Trump’s ex-lawyer Michael Cohen subpoenaed by Senate Intelligence committee to testify

President Donald Trump’s former personal lawyer Michael Cohen was subpoenaed by the Senate Intelligence Committee to testify in mid-February, a source familiar with the matter told CNBC on Thursday.

A spokeswoman for the committee’s ranking Democrat, Sen. Mark Warner of Virginia, declined CNBC’s request for comment.

Cohen had been scheduled to testify in a public hearing before the Democrat-led House Oversight and Reform Committee on Feb. 7. But on Wednesday, Cohen postponed that hearing, citing ongoing “threats” against his family allegedly made by Trump and his current lawyer, former New York Mayor Rudy Giuliani.

Cohen had been scheduled to testify in the House a month before he was due to enter a federal prison to begin serving a three-year sentence for crimes he pleaded guilty to, including ones that implicated Trump directly.

Earlier Thursday, Davis called for Trump to be censured by the House of Representatives for “witness tampering,” as well as calling for a criminal probe of Trump’s current personal lawyer, Rudy Giuliani.

“Today I am calling for an immediate House resolution against Trump for congressional witness tampering and obstruction due horrible multiple threats to Michael’s family, and an immediate criminal investigation and possible indictment of Giuliani for the same conduct, since he does not have likely presidential immunity,” Davis said in a statement to CNBC.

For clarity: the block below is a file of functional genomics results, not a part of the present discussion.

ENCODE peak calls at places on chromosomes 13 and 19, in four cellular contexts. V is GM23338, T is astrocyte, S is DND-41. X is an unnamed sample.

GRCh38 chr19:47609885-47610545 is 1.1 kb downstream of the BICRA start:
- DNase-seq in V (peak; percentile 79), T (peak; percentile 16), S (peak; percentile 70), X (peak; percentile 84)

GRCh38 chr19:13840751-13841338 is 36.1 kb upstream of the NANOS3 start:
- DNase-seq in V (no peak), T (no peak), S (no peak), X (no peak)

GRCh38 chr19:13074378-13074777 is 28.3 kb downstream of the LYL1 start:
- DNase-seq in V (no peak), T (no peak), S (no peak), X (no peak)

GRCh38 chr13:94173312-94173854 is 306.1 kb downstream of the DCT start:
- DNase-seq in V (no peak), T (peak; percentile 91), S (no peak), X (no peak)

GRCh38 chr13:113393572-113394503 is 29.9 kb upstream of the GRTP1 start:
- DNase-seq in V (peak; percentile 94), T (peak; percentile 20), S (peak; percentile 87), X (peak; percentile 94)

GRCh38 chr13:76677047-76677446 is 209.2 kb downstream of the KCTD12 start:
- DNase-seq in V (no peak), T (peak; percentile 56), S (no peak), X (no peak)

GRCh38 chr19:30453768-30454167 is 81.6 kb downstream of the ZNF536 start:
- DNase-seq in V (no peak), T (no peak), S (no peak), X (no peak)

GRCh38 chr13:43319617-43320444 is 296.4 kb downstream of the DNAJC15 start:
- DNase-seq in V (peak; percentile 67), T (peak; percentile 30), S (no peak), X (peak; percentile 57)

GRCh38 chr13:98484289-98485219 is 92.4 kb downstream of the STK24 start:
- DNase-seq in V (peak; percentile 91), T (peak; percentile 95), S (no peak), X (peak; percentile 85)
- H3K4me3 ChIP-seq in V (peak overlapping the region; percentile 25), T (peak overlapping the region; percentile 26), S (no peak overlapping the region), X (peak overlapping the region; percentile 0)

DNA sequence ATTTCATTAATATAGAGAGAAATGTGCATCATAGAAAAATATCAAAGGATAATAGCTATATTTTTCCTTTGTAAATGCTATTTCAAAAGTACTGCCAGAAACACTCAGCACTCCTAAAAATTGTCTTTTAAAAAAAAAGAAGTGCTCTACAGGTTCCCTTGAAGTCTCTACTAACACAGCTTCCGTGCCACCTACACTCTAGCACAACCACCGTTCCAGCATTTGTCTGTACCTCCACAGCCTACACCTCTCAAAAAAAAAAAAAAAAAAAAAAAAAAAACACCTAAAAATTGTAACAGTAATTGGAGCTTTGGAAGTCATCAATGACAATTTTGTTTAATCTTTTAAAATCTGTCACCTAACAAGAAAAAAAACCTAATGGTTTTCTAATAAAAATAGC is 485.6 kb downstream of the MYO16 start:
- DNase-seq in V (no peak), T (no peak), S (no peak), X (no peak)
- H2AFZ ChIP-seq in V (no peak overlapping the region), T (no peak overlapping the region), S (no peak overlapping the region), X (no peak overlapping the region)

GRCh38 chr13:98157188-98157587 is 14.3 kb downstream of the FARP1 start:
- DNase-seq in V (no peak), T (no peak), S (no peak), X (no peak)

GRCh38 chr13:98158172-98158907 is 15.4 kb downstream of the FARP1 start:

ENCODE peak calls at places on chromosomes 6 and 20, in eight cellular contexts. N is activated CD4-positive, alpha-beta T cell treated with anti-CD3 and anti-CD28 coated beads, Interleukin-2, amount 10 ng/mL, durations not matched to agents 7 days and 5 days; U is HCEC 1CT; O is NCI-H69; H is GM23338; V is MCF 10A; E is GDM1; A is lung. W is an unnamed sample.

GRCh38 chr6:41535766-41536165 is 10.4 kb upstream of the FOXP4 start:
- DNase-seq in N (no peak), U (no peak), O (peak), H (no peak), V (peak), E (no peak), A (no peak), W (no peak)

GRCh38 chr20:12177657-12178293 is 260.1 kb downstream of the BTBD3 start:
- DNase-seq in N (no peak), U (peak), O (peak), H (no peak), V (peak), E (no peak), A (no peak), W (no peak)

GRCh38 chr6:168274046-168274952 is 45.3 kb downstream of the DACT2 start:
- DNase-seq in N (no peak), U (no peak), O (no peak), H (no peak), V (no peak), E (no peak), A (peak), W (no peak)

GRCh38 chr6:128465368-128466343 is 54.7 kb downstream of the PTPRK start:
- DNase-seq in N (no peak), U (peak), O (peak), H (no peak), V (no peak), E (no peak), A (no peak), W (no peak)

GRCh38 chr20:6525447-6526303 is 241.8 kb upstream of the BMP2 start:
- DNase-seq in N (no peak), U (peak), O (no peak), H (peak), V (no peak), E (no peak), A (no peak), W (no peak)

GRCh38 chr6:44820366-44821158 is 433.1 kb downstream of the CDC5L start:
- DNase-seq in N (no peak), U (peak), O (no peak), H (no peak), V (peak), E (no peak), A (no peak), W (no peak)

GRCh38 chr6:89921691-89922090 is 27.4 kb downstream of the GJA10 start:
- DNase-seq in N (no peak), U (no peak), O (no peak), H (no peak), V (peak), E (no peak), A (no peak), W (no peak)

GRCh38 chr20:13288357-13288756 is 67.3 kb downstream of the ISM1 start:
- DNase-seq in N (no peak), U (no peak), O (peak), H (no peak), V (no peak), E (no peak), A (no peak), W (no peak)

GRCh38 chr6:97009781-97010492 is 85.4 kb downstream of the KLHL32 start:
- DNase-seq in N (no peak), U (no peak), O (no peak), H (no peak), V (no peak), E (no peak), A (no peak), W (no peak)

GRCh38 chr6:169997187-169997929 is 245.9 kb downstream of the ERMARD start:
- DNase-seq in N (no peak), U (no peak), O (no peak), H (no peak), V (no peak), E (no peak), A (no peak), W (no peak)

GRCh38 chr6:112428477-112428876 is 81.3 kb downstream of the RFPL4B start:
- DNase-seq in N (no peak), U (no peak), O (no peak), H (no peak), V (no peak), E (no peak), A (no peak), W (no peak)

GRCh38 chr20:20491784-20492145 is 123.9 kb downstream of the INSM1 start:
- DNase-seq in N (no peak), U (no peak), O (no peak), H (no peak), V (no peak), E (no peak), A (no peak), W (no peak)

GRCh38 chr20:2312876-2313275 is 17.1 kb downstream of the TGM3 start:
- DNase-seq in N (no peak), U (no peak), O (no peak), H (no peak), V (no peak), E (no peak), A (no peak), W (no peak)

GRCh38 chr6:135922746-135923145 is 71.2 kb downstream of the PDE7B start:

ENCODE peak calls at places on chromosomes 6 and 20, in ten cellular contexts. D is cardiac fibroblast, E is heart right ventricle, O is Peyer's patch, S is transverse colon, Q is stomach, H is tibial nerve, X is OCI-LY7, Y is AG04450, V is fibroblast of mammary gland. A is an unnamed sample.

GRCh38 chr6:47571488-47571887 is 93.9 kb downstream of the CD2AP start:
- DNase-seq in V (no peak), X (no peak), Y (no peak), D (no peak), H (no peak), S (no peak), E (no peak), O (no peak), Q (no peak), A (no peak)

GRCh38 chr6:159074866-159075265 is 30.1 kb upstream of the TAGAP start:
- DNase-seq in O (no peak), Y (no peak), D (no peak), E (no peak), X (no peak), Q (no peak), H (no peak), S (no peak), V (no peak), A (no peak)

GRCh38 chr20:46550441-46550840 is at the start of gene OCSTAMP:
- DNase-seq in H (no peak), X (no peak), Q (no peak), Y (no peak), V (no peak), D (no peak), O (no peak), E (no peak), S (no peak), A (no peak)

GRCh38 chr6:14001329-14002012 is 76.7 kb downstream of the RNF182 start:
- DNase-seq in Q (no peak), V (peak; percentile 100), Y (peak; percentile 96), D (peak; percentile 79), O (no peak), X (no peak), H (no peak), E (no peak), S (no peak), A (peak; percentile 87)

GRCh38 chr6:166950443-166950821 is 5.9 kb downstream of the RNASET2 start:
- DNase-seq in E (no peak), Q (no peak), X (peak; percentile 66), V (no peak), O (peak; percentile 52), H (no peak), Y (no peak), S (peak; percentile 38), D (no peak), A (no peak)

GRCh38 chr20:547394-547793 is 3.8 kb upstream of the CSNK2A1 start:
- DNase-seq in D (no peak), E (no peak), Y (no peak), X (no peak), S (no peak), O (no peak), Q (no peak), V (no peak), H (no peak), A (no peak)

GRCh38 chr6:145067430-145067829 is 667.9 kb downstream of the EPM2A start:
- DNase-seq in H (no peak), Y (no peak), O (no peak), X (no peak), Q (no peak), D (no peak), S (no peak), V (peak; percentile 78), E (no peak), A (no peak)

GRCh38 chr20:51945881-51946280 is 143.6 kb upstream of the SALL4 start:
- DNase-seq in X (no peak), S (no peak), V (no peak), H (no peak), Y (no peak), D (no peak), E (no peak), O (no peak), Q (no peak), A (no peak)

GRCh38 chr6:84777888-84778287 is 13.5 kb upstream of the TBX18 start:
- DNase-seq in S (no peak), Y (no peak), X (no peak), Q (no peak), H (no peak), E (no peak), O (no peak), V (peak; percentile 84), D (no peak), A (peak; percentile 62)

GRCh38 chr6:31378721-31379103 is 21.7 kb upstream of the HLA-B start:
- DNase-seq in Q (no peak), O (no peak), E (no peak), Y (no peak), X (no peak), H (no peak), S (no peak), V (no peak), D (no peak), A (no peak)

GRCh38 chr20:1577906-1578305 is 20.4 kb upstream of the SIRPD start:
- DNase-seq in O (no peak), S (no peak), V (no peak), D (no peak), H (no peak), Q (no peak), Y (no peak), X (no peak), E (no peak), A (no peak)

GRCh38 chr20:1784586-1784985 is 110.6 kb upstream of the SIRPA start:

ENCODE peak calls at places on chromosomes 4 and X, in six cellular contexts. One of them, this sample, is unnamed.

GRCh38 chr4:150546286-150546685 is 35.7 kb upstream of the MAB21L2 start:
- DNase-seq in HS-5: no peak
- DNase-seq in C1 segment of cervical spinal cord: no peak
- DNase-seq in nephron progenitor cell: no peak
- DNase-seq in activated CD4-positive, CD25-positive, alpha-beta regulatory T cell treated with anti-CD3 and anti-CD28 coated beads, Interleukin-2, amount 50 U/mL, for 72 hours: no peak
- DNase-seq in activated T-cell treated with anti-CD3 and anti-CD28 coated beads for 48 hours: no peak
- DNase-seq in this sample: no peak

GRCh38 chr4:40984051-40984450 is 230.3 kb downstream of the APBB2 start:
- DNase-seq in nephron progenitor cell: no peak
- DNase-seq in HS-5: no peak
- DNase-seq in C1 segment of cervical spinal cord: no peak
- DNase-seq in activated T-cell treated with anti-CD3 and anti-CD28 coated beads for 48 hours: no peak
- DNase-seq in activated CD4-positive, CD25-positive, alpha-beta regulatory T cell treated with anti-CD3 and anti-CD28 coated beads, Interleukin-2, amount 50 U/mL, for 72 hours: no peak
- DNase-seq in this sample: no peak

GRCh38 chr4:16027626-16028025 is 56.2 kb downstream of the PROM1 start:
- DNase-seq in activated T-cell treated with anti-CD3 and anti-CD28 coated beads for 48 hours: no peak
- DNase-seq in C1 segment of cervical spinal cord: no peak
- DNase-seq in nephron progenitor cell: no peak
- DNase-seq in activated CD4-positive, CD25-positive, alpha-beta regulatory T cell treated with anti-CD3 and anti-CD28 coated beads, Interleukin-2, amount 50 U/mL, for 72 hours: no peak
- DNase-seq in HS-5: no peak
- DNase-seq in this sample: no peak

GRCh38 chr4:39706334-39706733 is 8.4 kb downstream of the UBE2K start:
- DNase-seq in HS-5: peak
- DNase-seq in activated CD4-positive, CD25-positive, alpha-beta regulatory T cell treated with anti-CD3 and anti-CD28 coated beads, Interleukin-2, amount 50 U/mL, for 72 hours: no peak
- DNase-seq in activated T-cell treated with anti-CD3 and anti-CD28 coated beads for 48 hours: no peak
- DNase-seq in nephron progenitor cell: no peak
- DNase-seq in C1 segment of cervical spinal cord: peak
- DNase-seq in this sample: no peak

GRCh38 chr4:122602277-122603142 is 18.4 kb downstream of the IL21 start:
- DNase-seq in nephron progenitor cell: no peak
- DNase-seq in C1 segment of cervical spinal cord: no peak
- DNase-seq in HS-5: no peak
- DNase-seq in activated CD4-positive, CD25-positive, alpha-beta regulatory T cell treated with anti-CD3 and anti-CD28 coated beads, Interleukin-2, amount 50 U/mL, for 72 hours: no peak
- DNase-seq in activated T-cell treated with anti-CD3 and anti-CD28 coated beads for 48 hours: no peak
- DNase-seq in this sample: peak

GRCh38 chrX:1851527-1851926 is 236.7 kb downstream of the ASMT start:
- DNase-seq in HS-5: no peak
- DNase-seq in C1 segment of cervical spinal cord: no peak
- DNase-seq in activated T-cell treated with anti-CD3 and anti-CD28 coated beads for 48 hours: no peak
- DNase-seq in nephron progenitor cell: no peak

On Twitter and in interviews since Cohen’s sentencing in December, Trump has made comments about Cohen’s father-in-law Fima Shusterman.

Shusterman was placed on probation in the mid-1990s after pleading guilty in a case in which he was charged with conspiring to defraud the IRS. Shusterman has not been charged by authorities with any organized crime activity or for any crime involving Cohen.

Days before Cohen was scheduled to be sentenced in federal court in Manhattan, Trump referenced Shusterman and Cohen’s wife, Laura, while raging against his former fixer in a pair of tweets.

In January, Trump took another shot at Cohen’s father in law during an interview with Jeanine Pirro on Fox News.

Cohen “should give information maybe on his father-in-law, because that’s the one that people want to look at,” Trump said, “because where does that money — that’s the money in the family.”

It was not immediately clear whether Cohen’s testimony would occur in a closed session, or one that would be open to the public.

CNBC’s Tucker Higgins contributed to this report.

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